Being Native!

by frin tennant [Reviews - 11]

  • All Ages
  • None
  • Alternate Universe, General

Author's Notes:
In the light of our delectable Mr Tennant doing Nativity! The Second Coming, I decided to write this. It has a sort of religious theme to it and hope nobody feels offended. I do not believe or want anyone to believe that our human Doctor's child would be the Messiah, but I do think he would be pretty special!
Happy Christmas to all and to all a Good night! XXXX

The little dark blue mini bus trundled slowly along the narrow country lane and the blonde beside the driver shifted uncomfortably in her seat again.

The driver’s eyes flickered across at her, concern etching against his concentration but she just smiled sweetly and shook her head.

“Admit it, your navigational skills aren’t quite up to it…” she teased.

“I’m not used to this… used to pressing a button and just arriving!”

“Even then there was something dodgy with the navigation… admit it!”

“Rose… Tommy says he’s gonna be sick… I want to move seats…” a little voice whined from the back and Rose turned awkwardly to the little girl who had spoken up.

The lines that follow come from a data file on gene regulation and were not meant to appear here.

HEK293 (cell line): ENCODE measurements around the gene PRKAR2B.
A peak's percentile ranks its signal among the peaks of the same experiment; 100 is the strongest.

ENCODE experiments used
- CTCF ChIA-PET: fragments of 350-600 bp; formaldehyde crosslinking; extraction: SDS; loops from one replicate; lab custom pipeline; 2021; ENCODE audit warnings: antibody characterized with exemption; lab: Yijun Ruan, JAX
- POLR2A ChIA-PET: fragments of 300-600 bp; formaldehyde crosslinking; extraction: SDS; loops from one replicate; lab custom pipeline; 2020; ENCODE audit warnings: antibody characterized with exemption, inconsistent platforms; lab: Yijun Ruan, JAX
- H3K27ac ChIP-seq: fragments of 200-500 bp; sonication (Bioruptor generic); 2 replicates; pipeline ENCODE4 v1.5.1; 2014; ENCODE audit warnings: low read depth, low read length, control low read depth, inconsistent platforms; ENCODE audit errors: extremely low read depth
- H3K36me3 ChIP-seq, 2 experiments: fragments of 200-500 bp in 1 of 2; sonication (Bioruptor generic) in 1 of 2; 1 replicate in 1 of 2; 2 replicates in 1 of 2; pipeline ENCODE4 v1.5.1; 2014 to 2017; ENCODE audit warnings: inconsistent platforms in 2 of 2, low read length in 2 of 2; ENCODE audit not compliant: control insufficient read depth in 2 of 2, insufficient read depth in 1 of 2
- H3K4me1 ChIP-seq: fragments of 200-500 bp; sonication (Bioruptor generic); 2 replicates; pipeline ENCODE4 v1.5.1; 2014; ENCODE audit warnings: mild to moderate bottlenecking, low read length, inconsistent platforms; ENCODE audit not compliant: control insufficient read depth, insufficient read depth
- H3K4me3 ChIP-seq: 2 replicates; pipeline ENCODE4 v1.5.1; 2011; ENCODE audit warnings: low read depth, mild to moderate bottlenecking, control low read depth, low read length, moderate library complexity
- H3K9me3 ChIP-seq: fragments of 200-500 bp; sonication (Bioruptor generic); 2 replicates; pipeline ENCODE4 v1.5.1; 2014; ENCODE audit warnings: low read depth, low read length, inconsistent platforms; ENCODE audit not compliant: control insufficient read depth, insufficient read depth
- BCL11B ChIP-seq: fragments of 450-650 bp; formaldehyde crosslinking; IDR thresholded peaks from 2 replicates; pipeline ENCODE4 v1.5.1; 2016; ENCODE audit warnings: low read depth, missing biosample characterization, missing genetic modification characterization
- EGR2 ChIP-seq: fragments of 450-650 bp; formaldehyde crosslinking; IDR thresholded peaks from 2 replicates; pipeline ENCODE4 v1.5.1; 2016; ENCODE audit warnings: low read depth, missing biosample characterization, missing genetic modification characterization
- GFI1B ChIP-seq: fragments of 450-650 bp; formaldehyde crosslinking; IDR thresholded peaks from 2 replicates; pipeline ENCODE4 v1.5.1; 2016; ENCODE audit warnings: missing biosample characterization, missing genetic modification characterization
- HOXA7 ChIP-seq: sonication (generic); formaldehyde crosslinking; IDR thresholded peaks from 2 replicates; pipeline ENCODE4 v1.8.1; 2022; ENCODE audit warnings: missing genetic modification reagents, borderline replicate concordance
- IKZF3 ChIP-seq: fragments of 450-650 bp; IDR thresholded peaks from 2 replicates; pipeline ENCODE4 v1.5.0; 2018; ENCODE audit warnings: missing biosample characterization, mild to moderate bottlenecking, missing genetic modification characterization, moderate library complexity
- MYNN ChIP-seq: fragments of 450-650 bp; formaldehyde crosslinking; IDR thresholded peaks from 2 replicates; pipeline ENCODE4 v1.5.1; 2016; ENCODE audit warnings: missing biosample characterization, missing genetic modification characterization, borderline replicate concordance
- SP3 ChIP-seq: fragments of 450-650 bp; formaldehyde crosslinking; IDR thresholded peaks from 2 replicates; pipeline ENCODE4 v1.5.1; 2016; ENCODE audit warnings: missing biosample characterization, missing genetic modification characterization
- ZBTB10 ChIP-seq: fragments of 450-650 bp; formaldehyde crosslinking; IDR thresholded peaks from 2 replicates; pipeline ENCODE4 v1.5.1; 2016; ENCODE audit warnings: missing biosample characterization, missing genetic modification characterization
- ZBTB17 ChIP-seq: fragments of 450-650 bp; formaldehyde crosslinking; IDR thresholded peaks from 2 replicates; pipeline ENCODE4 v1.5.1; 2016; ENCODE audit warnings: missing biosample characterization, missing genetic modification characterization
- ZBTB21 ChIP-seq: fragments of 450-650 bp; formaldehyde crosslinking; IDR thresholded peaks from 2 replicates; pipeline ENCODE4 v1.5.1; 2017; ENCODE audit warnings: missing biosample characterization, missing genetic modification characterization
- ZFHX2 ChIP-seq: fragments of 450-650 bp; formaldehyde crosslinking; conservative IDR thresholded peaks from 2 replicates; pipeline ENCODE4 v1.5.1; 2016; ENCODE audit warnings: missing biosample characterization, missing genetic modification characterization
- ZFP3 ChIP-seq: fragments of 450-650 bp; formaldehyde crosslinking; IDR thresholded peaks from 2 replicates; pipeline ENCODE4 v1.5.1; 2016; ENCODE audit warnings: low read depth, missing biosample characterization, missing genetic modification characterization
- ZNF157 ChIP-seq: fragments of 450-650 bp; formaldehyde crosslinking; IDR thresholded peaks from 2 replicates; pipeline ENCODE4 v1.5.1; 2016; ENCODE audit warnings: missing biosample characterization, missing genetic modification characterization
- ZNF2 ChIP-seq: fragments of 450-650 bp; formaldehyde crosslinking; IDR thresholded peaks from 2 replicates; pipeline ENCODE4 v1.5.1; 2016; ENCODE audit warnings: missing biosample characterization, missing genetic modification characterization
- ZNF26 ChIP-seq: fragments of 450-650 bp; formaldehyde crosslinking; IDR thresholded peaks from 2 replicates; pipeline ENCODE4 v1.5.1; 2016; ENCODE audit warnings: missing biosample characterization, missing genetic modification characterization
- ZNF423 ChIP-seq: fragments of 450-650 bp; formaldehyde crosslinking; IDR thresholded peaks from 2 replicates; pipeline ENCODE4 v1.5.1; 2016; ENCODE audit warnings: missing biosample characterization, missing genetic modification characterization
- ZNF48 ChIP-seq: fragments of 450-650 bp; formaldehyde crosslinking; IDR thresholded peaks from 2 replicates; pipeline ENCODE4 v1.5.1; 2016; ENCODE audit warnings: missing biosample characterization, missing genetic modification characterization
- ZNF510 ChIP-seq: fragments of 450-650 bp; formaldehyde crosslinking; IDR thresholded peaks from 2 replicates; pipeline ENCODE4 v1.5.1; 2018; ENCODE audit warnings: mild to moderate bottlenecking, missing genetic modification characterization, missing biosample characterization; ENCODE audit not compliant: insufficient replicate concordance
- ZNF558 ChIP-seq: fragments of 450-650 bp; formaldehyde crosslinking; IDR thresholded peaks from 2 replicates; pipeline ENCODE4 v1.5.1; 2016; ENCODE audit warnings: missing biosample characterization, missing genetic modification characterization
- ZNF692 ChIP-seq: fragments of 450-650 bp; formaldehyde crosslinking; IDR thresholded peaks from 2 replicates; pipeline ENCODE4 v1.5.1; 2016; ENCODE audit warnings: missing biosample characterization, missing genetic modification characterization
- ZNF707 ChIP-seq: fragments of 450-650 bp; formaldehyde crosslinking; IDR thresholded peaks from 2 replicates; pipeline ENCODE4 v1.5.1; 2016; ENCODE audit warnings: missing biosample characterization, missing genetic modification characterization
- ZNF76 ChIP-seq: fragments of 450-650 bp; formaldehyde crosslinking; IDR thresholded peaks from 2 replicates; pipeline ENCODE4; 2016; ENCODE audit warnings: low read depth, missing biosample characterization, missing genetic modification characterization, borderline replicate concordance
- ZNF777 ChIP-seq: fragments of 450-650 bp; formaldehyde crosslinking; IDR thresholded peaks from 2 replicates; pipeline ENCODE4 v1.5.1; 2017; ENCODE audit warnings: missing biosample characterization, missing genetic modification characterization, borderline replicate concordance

“Now, Clara, you know he’s all talk, ignore him… shall we sing it one more time?” There was a loud groan from the back and the driver snorted by reaction.

“You can laugh…” Rose muttered to her husband.

“We’ve been driving for AGES…” moaned another voice from the back of the bus.

“Tony… it was you who persuaded us it was a good idea to drive you… you who suggested cutting across the countryside… you can’t start moaning now!” Rose called back to her brother who glared at her.

“But it’s freezing back here!”

“I feel sick!”

“I’m hungry…”

“I’m tired…”

“I want me Mam!”

“Snow!” It was Connie’s timid voice that called out the last and all little noses were suddenly glued to the windows to watch the swirling flakes hit the darkened windows.

Within moments the snow was a thick blizzard and the driver slowed down to a snail’s pace as the dark blue mini bus slid over the tiny, icy country lane.

“We’ll have to stop!” he called over to his wife.

“Here? We’re in the middle of nowhere… we’ll all freeze!”

“We passed a farmhouse back there; about quarter of a mile… if we don’t hang about they’ll think it an adventure…” He stopped the bus without waiting for her response and the children within all crowed with excited delight.

He pulled a long scarf from nowhere, like a magician with handkerchieves and proceeded to tie them all to one another.